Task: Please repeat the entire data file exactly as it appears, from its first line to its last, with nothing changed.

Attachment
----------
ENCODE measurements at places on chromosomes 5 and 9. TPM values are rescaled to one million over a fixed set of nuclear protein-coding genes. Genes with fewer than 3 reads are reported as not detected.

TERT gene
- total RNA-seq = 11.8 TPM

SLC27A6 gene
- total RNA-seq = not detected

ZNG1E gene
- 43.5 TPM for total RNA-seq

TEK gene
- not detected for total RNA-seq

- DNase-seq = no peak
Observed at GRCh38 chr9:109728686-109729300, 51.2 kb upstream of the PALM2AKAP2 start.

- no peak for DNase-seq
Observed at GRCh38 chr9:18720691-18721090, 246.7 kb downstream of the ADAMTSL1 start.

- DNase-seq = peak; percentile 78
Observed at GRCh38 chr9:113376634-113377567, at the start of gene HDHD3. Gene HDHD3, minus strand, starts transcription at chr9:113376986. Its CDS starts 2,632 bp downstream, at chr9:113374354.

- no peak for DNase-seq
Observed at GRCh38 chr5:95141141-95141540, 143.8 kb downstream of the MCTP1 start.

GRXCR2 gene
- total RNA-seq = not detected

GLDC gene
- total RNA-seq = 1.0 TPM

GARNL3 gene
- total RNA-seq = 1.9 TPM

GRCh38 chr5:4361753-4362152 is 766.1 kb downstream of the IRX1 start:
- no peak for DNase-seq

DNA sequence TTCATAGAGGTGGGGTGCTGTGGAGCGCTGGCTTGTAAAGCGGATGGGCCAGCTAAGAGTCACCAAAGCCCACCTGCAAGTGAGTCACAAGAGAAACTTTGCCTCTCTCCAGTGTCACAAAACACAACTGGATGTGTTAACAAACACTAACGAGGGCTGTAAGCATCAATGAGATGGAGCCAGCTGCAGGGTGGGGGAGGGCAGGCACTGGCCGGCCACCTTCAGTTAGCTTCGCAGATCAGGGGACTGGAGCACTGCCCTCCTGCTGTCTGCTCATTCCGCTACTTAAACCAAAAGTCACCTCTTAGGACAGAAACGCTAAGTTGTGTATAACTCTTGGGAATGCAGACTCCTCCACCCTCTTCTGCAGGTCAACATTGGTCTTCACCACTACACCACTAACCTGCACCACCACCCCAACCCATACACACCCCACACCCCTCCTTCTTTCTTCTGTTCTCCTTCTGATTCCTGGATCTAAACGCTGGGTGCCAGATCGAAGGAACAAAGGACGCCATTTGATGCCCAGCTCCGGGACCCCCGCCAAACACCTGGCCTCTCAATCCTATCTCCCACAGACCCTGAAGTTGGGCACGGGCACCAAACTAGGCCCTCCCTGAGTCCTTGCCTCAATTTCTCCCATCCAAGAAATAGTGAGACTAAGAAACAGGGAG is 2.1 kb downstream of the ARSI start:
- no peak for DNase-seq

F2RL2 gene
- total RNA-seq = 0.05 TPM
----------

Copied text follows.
ENCODE measurements at places on chromosomes 5 and 9. TPM values are rescaled to one million over a fixed set of nuclear protein-coding genes. Genes with fewer than 3 reads are reported as not detected.

TERT gene
- total RNA-seq = 11.8 TPM

SLC27A6 gene
- total RNA-seq = not detected

ZNG1E gene
- 43.5 TPM for total RNA-seq

TEK gene
- not detected for total RNA-seq

- DNase-seq = no peak
Observed at GRCh38 chr9:109728686-109729300, 51.2 kb upstream of the PALM2AKAP2 start.

- no peak for DNase-seq
Observed at GRCh38 chr9:18720691-18721090, 246.7 kb downstream of the ADAMTSL1 start.

- DNase-seq = peak; percentile 78
Observed at GRCh38 chr9:113376634-113377567, at the start of gene HDHD3. Gene HDHD3, minus strand, starts transcription at chr9:113376986. Its CDS starts 2,632 bp downstream, at chr9:113374354.

- no peak for DNase-seq
Observed at GRCh38 chr5:95141141-95141540, 143.8 kb downstream of the MCTP1 start.

GRXCR2 gene
- total RNA-seq = not detected

GLDC gene
- total RNA-seq = 1.0 TPM

GARNL3 gene
- total RNA-seq = 1.9 TPM

GRCh38 chr5:4361753-4362152 is 766.1 kb downstream of the IRX1 start:
- no peak for DNase-seq

DNA sequence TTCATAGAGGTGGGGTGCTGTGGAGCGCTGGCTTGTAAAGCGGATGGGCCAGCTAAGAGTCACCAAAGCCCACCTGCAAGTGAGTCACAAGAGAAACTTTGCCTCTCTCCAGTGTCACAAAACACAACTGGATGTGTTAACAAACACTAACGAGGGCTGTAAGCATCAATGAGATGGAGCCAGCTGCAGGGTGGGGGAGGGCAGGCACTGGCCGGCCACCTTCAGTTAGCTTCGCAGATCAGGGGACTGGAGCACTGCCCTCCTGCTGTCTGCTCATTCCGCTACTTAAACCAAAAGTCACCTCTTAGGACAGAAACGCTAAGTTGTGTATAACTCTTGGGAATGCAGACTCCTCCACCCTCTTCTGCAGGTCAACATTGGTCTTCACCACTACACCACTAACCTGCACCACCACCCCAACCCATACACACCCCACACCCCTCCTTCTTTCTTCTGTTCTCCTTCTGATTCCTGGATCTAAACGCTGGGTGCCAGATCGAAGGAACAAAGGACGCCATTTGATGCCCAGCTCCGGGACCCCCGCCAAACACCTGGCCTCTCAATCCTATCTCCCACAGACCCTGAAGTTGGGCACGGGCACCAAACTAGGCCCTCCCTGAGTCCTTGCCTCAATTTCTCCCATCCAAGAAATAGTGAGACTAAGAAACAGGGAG is 2.1 kb downstream of the ARSI start:
- no peak for DNase-seq

F2RL2 gene
- total RNA-seq = 0.05 TPM